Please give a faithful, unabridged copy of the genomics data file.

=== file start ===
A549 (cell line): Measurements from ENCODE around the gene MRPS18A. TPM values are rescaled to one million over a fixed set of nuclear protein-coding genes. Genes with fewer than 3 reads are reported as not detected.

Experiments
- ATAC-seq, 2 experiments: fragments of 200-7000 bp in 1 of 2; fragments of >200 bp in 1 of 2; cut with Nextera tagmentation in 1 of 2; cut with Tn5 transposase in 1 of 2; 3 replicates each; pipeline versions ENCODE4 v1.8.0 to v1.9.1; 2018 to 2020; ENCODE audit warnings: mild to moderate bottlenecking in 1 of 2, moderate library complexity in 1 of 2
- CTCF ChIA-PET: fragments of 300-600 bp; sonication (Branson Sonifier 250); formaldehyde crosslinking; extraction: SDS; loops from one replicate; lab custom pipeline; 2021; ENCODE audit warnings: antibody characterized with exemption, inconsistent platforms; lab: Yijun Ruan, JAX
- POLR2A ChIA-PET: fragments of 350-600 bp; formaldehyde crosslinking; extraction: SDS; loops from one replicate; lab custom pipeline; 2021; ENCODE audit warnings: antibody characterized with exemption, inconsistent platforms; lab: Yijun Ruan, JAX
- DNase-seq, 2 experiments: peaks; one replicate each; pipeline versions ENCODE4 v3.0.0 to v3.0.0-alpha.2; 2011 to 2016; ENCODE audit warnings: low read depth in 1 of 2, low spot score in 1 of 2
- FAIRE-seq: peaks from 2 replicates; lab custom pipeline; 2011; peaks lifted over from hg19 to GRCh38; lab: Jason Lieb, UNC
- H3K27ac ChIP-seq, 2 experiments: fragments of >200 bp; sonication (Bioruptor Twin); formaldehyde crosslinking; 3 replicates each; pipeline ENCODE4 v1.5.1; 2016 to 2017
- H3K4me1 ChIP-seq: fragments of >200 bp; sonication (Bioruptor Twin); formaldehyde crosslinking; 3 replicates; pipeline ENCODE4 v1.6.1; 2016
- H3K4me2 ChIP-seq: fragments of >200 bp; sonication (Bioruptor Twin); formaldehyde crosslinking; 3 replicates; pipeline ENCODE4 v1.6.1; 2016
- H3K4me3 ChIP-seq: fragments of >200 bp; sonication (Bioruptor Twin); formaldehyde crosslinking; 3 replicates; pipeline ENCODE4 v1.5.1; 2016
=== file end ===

A549 (cell line): Measurements from ENCODE around the gene MRPS18A. TPM values are rescaled to one million over a fixed set of nuclear protein-coding genes. Genes with fewer than 3 reads are reported as not detected.

Experiments
- ATAC-seq, 2 experiments: fragments of 200-7000 bp in 1 of 2; fragments of >200 bp in 1 of 2; cut with Nextera tagmentation in 1 of 2; cut with Tn5 transposase in 1 of 2; 3 replicates each; pipeline versions ENCODE4 v1.8.0 to v1.9.1; 2018 to 2020; ENCODE audit warnings: mild to moderate bottlenecking in 1 of 2, moderate library complexity in 1 of 2
- CTCF ChIA-PET: fragments of 300-600 bp; sonication (Branson Sonifier 250); formaldehyde crosslinking; extraction: SDS; loops from one replicate; lab custom pipeline; 2021; ENCODE audit warnings: antibody characterized with exemption, inconsistent platforms; lab: Yijun Ruan, JAX
- POLR2A ChIA-PET: fragments of 350-600 bp; formaldehyde crosslinking; extraction: SDS; loops from one replicate; lab custom pipeline; 2021; ENCODE audit warnings: antibody characterized with exemption, inconsistent platforms; lab: Yijun Ruan, JAX
- DNase-seq, 2 experiments: peaks; one replicate each; pipeline versions ENCODE4 v3.0.0 to v3.0.0-alpha.2; 2011 to 2016; ENCODE audit warnings: low read depth in 1 of 2, low spot score in 1 of 2
- FAIRE-seq: peaks from 2 replicates; lab custom pipeline; 2011; peaks lifted over from hg19 to GRCh38; lab: Jason Lieb, UNC
- H3K27ac ChIP-seq, 2 experiments: fragments of >200 bp; sonication (Bioruptor Twin); formaldehyde crosslinking; 3 replicates each; pipeline ENCODE4 v1.5.1; 2016 to 2017
- H3K4me1 ChIP-seq: fragments of >200 bp; sonication (Bioruptor Twin); formaldehyde crosslinking; 3 replicates; pipeline ENCODE4 v1.6.1; 2016
- H3K4me2 ChIP-seq: fragments of >200 bp; sonication (Bioruptor Twin); formaldehyde crosslinking; 3 replicates; pipeline ENCODE4 v1.6.1; 2016
- H3K4me3 ChIP-seq: fragments of >200 bp; sonication (Bioruptor Twin); formaldehyde crosslinking; 3 replicates; pipeline ENCODE4 v1.5.1; 2016